SRF025: Expanding Access to Medication Abortion through Pharmacy Dispensing of Mifepristone: Primary Care Perspectives from Illinois
Kayla Rasmussen, BS; Debra Stulberg, MD; Alischer Cottrill, BA; Elizabeth Janiak, ScD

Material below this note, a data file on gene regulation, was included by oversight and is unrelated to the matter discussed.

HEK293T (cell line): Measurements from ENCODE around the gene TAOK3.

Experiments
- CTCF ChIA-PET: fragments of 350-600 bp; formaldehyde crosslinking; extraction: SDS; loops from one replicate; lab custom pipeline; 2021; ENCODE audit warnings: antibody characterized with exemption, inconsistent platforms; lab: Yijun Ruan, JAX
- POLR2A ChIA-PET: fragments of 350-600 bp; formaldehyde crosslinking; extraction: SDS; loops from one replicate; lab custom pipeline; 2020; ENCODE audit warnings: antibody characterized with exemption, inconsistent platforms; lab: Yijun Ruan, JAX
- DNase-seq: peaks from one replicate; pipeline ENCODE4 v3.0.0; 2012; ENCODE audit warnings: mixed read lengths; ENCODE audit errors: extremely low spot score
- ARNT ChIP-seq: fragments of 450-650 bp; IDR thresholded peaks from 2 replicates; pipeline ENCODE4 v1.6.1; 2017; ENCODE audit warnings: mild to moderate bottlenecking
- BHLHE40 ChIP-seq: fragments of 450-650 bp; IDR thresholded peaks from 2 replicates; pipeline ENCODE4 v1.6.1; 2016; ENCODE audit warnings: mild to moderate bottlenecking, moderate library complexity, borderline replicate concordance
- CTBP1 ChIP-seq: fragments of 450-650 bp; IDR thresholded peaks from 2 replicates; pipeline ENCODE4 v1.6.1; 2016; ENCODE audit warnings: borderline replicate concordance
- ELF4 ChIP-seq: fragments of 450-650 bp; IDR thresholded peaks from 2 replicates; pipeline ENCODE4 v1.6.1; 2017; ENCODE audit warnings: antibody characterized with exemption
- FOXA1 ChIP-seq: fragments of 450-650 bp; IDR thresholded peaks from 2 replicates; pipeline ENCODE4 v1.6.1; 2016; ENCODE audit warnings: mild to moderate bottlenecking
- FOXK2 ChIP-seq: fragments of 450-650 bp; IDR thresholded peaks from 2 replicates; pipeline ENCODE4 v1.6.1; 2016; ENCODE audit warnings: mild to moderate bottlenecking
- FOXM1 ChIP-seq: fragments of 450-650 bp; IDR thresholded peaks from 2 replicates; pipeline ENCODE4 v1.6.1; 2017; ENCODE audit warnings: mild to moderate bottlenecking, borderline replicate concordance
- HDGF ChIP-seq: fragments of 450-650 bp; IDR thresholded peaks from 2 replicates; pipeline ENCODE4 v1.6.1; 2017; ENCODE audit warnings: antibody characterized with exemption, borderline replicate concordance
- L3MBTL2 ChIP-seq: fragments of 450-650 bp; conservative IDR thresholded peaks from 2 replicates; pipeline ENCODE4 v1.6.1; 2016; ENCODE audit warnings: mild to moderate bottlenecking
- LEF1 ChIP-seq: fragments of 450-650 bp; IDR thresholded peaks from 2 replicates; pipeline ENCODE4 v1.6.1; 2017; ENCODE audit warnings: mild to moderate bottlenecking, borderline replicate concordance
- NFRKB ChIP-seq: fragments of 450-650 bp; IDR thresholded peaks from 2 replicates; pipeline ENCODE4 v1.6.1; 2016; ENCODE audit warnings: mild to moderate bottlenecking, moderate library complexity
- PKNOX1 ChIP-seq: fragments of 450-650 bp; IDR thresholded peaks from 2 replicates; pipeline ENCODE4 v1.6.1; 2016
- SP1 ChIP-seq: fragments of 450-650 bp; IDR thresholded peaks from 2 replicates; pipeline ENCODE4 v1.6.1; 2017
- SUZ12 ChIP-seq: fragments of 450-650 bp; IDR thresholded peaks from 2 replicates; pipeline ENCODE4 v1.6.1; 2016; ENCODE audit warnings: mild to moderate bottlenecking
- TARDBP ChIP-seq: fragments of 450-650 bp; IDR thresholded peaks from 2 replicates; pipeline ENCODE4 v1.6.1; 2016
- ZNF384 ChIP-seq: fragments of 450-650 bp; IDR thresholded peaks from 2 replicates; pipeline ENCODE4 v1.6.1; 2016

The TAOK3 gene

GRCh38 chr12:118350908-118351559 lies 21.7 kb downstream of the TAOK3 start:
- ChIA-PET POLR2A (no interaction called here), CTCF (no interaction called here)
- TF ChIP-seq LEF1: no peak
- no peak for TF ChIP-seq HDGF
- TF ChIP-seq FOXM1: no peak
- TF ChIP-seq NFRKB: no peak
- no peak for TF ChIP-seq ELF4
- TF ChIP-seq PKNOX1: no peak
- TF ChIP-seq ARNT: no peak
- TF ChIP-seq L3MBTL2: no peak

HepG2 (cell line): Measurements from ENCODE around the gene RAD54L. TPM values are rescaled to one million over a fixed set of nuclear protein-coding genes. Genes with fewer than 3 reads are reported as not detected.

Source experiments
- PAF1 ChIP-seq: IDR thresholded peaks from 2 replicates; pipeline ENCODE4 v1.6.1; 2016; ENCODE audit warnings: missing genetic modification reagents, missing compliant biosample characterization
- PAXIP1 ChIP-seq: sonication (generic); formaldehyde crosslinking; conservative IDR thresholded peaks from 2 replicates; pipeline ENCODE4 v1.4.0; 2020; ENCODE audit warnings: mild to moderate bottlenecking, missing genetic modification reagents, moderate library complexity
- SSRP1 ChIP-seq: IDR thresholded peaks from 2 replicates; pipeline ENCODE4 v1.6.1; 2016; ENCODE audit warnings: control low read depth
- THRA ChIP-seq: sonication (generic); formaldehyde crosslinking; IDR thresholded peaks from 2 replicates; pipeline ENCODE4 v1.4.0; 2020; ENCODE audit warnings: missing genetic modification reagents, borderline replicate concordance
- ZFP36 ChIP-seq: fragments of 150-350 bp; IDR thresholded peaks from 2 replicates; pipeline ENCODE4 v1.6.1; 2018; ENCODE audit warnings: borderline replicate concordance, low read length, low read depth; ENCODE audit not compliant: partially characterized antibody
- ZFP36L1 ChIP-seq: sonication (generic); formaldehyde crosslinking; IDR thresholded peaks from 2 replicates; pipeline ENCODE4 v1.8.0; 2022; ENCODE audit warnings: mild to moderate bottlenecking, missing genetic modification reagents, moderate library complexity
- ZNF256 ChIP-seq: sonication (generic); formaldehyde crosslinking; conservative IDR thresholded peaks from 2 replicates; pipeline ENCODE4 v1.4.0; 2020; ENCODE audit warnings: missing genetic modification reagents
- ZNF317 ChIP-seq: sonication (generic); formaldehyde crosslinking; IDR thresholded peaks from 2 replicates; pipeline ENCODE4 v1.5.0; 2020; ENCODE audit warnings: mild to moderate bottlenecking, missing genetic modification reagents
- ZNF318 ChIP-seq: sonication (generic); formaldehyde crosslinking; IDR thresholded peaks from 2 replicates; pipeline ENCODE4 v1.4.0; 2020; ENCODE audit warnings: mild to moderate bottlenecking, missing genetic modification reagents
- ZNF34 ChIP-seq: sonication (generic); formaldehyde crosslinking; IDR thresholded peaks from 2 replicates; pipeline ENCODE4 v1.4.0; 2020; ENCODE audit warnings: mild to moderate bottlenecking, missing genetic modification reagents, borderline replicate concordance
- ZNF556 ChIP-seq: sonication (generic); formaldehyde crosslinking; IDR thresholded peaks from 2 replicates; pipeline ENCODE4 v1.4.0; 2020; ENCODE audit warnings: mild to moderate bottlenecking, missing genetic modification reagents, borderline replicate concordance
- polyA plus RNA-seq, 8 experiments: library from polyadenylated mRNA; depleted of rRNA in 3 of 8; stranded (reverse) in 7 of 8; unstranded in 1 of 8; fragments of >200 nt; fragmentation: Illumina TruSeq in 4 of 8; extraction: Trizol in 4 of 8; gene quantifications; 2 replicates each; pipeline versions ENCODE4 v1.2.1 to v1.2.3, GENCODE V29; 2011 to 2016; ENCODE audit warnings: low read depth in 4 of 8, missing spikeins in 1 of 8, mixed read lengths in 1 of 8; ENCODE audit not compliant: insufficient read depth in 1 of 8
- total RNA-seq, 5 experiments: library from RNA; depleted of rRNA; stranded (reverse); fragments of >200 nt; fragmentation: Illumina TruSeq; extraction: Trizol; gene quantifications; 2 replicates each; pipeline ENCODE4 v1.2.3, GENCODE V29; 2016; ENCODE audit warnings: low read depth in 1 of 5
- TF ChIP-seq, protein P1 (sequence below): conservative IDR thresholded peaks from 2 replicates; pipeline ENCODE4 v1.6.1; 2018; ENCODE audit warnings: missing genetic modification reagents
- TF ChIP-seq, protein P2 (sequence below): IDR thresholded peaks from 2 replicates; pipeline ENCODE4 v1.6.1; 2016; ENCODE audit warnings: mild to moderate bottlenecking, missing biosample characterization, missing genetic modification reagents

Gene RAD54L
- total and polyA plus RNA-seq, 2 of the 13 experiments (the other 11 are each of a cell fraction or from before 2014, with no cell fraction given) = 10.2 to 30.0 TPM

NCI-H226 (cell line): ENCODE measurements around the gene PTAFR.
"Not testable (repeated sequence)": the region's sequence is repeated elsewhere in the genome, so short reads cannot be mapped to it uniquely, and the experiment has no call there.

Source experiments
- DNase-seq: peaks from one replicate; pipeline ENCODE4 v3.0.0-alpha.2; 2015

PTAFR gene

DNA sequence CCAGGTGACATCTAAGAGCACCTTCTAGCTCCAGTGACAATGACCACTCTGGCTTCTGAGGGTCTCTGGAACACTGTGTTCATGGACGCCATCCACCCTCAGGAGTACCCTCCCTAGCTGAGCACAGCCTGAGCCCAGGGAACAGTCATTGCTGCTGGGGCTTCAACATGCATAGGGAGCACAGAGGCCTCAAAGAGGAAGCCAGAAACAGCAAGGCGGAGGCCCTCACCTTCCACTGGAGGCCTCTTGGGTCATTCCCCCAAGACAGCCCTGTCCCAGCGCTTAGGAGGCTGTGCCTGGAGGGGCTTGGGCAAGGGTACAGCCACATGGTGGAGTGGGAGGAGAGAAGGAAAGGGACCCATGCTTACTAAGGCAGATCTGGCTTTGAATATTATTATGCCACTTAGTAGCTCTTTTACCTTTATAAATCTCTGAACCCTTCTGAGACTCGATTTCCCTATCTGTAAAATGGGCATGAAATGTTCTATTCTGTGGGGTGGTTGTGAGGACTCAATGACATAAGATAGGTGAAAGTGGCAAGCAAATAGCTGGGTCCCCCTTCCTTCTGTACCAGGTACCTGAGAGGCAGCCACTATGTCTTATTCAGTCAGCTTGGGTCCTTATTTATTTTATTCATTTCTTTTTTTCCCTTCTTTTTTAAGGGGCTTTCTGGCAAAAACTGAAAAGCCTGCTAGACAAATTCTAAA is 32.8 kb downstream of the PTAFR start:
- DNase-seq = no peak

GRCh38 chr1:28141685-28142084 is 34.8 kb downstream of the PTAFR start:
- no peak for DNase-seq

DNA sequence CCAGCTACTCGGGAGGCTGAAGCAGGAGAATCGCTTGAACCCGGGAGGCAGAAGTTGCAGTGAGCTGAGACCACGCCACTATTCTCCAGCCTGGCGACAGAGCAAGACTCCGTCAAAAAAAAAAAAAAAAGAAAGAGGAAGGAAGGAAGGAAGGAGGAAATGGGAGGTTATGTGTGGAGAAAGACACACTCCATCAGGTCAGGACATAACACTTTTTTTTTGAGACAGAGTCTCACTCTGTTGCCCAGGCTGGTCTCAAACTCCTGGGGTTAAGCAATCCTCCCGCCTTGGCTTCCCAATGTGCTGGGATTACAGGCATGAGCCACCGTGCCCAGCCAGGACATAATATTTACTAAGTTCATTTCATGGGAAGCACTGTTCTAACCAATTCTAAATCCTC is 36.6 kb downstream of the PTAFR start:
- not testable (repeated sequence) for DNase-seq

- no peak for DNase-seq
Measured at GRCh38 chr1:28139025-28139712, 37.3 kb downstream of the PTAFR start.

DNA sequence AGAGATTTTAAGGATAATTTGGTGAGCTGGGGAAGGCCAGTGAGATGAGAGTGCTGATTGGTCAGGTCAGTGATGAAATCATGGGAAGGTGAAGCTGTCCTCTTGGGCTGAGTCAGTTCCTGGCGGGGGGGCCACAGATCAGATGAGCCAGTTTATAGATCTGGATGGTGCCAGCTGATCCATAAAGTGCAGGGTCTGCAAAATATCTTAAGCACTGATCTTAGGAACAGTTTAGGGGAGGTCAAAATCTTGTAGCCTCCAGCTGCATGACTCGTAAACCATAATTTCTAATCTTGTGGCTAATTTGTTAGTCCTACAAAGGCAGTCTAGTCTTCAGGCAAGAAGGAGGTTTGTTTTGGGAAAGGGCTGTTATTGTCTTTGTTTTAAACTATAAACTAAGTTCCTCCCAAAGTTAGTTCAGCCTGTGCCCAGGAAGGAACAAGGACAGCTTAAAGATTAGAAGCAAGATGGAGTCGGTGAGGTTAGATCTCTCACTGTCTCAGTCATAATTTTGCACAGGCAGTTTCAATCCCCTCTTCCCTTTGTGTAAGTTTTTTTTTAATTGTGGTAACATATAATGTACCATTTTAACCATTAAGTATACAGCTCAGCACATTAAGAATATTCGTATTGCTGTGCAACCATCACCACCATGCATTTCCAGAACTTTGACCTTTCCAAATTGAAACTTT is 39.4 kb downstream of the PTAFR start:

Context: Medication abortion, using mifepristone and misoprostol, is a safe, effective, and increasingly popular method of pregnancy termination that has potential to expand abortion access via provision in primary care. However, mifepristone is regulated by the Food and Drug Administration through a strict Risk Evaluation and Mitigation Strategy (REMS) that prohibits pharmacy dispensing, requiring patients to access mifepristone from a medical provider. A current legal ruling allows mail dispensing during the COVID19 pandemic, but pharmacy dispensing is still not permitted. While there is no evidence that the REMS improves the safety of mifepristone, it does impose burdens on availability and accessibility. Given the ability of primary care providers (PCPs) to expand medication abortion access, especially in underserved areas, it is important to understand how the REMS affects their ability to provide. Objective: Assess PCP perspectives on how lifting the REMS to allow pharmacy dispensing of mifepristone would affect the provision of medication abortion in primary care. Human Subjects Review: Approved by the University of Chicago IRB. Design: Data were collected as part of a larger qualitative study on medication abortion in primary care. PCPs with experience or interest in providing medication abortion and their administrative colleagues were recruited through known professional contacts and snowball sampling. The final sample (n=19) consisted of 7 family medicine physicians, 7 APCs, and 5 administrative colleagues. Interviews were conducted by telephone using a semi-structured guide. Participants were asked how, if at all, removing the REMS to allow pharmacy dispensing of mifepristone would affect their ability to provide medication abortion. Interviews were recorded, transcribed, and dual-coded using ATLAS.ti. Discussions of pharmacy dispensing were analyzed to identify major themes. Setting: Illinois primary care. Results: PCPs expressed support for pharmacy dispensing due to its ability to help normalize medication abortion, reduce implementation barriers in primary care, and expand abortion access. Further challenges to address if the REMS restrictions are lifted include federal funding restrictions on abortion, concerns about unsupervised mifepristone use, and pharmacy cooperation. Conclusion: Removing the mifepristone REMS to allow pharmacy dispensing could facilitate provision in primary care and address disparities in abortion access.